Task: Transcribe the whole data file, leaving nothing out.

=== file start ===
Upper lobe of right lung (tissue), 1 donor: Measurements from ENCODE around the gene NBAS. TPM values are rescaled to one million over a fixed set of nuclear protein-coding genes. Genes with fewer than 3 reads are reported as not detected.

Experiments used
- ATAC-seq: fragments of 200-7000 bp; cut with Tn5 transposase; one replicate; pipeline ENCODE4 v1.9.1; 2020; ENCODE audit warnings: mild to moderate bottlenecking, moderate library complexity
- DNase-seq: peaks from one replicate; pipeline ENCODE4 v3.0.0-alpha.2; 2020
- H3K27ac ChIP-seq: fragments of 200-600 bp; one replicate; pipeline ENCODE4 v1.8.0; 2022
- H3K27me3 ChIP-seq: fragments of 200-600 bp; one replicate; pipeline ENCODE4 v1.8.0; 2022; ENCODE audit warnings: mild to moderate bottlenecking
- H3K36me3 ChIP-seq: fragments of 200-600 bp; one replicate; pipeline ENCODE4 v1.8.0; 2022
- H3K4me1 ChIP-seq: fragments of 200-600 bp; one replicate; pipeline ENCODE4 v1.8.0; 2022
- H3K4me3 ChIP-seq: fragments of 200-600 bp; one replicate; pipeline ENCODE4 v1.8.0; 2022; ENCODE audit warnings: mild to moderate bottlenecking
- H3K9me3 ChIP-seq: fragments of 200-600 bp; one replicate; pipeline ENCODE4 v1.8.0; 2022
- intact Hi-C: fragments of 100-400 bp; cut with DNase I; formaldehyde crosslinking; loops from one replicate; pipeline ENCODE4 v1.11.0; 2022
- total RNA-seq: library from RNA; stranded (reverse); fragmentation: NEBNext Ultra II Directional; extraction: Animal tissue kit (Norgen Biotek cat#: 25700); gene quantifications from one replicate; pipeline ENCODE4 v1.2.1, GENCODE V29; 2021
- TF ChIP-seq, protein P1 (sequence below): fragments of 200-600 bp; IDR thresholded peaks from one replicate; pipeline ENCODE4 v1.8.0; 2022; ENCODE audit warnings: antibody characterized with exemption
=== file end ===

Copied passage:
Upper lobe of right lung (tissue), 1 donor: Measurements from ENCODE around the gene NBAS. TPM values are rescaled to one million over a fixed set of nuclear protein-coding genes. Genes with fewer than 3 reads are reported as not detected.

Experiments used
- ATAC-seq: fragments of 200-7000 bp; cut with Tn5 transposase; one replicate; pipeline ENCODE4 v1.9.1; 2020; ENCODE audit warnings: mild to moderate bottlenecking, moderate library complexity
- DNase-seq: peaks from one replicate; pipeline ENCODE4 v3.0.0-alpha.2; 2020
- H3K27ac ChIP-seq: fragments of 200-600 bp; one replicate; pipeline ENCODE4 v1.8.0; 2022
- H3K27me3 ChIP-seq: fragments of 200-600 bp; one replicate; pipeline ENCODE4 v1.8.0; 2022; ENCODE audit warnings: mild to moderate bottlenecking
- H3K36me3 ChIP-seq: fragments of 200-600 bp; one replicate; pipeline ENCODE4 v1.8.0; 2022
- H3K4me1 ChIP-seq: fragments of 200-600 bp; one replicate; pipeline ENCODE4 v1.8.0; 2022
- H3K4me3 ChIP-seq: fragments of 200-600 bp; one replicate; pipeline ENCODE4 v1.8.0; 2022; ENCODE audit warnings: mild to moderate bottlenecking
- H3K9me3 ChIP-seq: fragments of 200-600 bp; one replicate; pipeline ENCODE4 v1.8.0; 2022
- intact Hi-C: fragments of 100-400 bp; cut with DNase I; formaldehyde crosslinking; loops from one replicate; pipeline ENCODE4 v1.11.0; 2022
- total RNA-seq: library from RNA; stranded (reverse); fragmentation: NEBNext Ultra II Directional; extraction: Animal tissue kit (Norgen Biotek cat#: 25700); gene quantifications from one replicate; pipeline ENCODE4 v1.2.1, GENCODE V29; 2021
- TF ChIP-seq, protein P1 (sequence below): fragments of 200-600 bp; IDR thresholded peaks from one replicate; pipeline ENCODE4 v1.8.0; 2022; ENCODE audit warnings: antibody characterized with exemption